Rod Johnson

Fri, Nov 11, 2011 : 1:46 p.m.

But wait! I thought Ann Arbor was supposed to be some kind of developer hell that never approves projects. So confusing when reality doesn't accord with my prejudices.


Fri, Nov 11, 2011 : 1:34 p.m.

The Varsity represents a major risk for its financier and for the city of Ann Arbor. Although the cost of construction has not been divulged one can calculate a plausible cost of about $35 million, and maybe more because of the included underground parking structure. With an interest rate of 5% and a 20 year sinking fund, The Varsity will have to generate $3.5 million in revenue annually just to meet financing costs. Therefore, each of the 415 bedrooms must be leased for at least $702. However, the leasing rate will have to be increased in order to cover other costs of operation including salaries of employees, utilities, insurance, maintenance, and taxes. Very likely the ultimate leasing rate will average $1000 per bedroom which is similar to charges obtained by Zaragon Place 1 and anticipated for Zaragon Place 2. With The Varsity joining Zaragon Place 1 and 2, 4 Eleven Lofts on East Washington and The Courtyards near Plymouth Road and North Campus, the high-end student leasing capacity may well exceed the demand. This situation will be complicated by the intention of the University of Michigan to decrease the size of incoming freshman classes in the future. The Varsity can be expected to be a business failure and to be sold in bankruptcy for a fraction of the original construction costs as has happened with 411 Lofts and with Ashley Terrace (not a student residence but similar high priced apartment building). The "fire sale" pricing for the sale of the latter two buildings allowed the new owners to drastically cut leasing rates so that full occupancy could be achieved while still generating profits. When The Varsity enters bankruptcy and is then resold for much less than its initial financing, the city will lose tax money when TIF is recalculated downwards to reflect the loss in value upon resale. The Varsity may never attract profitable occupancy and end up a blight downtown, like the residency building on 4th and Huron.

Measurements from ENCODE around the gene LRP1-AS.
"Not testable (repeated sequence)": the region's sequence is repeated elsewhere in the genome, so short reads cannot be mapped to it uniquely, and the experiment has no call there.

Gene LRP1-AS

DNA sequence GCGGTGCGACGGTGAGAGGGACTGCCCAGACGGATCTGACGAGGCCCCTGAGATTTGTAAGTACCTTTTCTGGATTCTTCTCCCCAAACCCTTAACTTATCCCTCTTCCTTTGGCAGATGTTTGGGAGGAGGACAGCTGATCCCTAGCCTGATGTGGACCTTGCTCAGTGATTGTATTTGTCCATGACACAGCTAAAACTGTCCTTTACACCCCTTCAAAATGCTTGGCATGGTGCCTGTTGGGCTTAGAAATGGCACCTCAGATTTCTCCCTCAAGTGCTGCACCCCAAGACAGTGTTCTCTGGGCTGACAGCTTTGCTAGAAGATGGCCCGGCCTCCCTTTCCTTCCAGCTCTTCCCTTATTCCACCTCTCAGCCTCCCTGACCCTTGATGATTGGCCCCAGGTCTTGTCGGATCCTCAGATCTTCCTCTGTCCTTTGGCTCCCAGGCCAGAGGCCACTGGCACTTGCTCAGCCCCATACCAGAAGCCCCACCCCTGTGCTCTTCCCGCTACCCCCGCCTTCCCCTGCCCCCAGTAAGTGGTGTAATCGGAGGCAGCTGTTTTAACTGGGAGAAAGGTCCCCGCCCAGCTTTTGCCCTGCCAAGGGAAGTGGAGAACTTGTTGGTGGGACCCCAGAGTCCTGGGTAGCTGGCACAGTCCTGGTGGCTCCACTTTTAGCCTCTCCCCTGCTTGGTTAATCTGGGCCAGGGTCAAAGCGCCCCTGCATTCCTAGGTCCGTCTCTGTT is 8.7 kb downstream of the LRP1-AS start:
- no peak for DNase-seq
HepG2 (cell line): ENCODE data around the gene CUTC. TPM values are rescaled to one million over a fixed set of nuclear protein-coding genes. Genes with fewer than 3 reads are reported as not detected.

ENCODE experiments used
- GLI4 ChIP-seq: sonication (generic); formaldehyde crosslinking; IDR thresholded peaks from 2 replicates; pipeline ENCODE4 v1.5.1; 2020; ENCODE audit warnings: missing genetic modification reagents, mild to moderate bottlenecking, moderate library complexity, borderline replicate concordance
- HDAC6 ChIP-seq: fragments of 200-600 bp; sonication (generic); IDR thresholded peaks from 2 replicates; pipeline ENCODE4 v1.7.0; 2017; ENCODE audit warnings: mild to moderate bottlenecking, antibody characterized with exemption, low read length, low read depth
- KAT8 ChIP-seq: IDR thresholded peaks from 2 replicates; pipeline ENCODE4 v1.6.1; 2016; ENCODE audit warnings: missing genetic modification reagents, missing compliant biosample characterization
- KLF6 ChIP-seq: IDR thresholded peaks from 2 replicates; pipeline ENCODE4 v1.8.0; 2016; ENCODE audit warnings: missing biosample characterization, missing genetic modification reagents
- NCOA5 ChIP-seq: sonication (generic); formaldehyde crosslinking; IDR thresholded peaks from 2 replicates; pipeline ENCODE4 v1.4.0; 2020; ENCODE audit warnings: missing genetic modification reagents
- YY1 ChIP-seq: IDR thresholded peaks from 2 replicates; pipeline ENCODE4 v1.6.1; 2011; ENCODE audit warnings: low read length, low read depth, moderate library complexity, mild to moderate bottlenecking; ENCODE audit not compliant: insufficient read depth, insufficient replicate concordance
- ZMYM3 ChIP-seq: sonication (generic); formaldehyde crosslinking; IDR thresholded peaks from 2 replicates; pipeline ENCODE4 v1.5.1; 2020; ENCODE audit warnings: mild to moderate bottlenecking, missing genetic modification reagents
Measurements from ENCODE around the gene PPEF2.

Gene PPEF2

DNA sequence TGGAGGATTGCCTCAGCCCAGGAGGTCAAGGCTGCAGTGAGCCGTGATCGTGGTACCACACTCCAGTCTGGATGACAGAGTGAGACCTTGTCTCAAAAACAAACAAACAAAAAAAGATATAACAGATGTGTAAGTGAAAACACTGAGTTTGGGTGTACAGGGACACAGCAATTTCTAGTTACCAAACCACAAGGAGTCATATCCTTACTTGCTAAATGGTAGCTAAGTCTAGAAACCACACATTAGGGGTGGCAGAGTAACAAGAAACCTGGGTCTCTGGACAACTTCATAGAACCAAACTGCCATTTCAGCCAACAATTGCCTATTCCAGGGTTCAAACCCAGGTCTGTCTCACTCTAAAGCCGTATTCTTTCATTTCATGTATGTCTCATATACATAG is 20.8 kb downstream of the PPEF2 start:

Fri, Nov 11, 2011 : 1:27 p.m.